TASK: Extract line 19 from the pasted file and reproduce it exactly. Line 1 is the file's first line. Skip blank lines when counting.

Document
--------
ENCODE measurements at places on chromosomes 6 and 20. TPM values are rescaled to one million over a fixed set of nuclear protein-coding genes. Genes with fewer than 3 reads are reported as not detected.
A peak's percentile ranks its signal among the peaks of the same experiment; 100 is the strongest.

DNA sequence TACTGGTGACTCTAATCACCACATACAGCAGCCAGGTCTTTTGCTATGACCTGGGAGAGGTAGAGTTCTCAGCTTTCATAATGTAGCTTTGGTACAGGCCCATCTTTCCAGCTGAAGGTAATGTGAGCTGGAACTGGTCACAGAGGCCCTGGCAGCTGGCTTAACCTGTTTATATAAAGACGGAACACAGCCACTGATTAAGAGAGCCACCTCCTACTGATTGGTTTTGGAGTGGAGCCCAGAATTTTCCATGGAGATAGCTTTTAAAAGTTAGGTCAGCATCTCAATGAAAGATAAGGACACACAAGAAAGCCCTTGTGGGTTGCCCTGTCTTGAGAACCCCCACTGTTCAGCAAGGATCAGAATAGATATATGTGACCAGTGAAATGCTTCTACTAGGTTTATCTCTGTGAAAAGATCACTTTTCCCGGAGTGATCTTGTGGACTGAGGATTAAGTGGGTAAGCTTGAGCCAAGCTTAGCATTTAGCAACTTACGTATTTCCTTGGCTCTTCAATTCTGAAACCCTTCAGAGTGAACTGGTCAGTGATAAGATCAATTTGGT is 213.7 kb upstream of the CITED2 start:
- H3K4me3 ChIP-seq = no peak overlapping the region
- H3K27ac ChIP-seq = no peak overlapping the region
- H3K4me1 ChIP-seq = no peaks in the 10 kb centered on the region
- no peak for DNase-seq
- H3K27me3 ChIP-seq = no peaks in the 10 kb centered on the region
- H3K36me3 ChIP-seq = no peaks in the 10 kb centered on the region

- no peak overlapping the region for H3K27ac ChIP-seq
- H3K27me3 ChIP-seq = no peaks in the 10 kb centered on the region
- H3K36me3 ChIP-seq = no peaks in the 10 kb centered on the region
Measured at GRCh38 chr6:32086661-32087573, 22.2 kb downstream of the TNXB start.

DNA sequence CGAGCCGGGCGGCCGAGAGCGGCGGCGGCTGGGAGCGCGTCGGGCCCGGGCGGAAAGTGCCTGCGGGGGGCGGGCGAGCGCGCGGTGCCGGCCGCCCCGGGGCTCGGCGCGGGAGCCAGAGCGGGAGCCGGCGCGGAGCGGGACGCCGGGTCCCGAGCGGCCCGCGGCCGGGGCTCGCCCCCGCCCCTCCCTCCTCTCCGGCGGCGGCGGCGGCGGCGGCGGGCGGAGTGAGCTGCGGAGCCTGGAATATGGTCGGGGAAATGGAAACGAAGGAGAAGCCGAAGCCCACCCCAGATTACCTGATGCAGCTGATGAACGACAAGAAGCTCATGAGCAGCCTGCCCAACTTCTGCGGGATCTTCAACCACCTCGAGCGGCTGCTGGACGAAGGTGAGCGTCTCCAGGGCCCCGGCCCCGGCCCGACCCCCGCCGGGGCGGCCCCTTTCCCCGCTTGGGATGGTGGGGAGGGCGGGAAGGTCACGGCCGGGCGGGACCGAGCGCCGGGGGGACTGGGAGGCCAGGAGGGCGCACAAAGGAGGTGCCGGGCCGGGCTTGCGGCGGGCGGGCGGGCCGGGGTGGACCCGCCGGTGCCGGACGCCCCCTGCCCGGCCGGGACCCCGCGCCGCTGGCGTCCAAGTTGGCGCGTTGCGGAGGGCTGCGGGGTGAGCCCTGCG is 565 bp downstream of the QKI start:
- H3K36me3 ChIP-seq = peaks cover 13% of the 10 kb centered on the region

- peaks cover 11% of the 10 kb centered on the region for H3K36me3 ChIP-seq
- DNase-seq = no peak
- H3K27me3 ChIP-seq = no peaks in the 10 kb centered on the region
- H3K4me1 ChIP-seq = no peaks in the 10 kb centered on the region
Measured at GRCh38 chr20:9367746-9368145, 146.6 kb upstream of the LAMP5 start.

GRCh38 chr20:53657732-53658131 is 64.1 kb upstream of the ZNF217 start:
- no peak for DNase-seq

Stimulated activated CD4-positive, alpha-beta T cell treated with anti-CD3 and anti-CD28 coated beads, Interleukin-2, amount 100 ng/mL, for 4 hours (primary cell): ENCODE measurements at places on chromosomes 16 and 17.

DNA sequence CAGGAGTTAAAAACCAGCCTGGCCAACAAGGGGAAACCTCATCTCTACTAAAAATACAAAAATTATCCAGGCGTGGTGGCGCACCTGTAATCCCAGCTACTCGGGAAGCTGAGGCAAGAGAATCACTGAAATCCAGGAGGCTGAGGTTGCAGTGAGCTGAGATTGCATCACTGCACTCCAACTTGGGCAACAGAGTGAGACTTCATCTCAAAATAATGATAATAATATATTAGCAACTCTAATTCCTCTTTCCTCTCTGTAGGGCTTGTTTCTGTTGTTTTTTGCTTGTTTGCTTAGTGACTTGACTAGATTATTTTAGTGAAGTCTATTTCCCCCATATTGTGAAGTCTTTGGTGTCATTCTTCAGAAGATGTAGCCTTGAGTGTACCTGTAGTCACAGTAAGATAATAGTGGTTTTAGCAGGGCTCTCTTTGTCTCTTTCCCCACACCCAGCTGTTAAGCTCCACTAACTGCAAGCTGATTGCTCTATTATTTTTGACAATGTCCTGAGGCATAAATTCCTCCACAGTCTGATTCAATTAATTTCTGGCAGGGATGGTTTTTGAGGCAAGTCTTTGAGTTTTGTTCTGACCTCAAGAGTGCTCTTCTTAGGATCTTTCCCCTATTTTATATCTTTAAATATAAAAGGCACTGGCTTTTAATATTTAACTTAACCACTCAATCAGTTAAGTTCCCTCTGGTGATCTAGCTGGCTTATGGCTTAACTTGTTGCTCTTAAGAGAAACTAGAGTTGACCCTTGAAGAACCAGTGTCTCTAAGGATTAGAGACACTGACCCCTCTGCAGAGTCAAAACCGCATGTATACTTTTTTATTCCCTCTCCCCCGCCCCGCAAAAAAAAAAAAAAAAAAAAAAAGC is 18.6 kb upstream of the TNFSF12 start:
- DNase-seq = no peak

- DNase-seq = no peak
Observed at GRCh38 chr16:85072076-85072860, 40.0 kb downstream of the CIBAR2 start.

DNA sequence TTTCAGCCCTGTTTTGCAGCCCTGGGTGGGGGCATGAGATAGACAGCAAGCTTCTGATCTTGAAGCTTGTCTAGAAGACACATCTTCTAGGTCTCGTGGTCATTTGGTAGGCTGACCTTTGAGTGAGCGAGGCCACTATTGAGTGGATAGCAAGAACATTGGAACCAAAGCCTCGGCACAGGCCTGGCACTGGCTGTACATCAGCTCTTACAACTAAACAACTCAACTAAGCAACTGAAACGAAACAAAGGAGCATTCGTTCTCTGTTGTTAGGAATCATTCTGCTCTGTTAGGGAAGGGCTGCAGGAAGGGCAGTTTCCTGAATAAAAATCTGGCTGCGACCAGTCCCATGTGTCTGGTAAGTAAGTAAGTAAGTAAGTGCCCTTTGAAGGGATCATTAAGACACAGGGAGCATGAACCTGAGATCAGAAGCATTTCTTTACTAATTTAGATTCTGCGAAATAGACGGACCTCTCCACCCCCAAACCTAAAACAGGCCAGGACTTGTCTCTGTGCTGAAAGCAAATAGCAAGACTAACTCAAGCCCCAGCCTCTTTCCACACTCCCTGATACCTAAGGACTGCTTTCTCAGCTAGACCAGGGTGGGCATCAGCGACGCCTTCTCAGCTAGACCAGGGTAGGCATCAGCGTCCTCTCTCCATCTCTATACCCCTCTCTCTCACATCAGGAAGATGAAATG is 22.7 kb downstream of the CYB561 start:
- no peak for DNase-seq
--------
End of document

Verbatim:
- H3K4me1 ChIP-seq = no peaks in the 10 kb centered on the region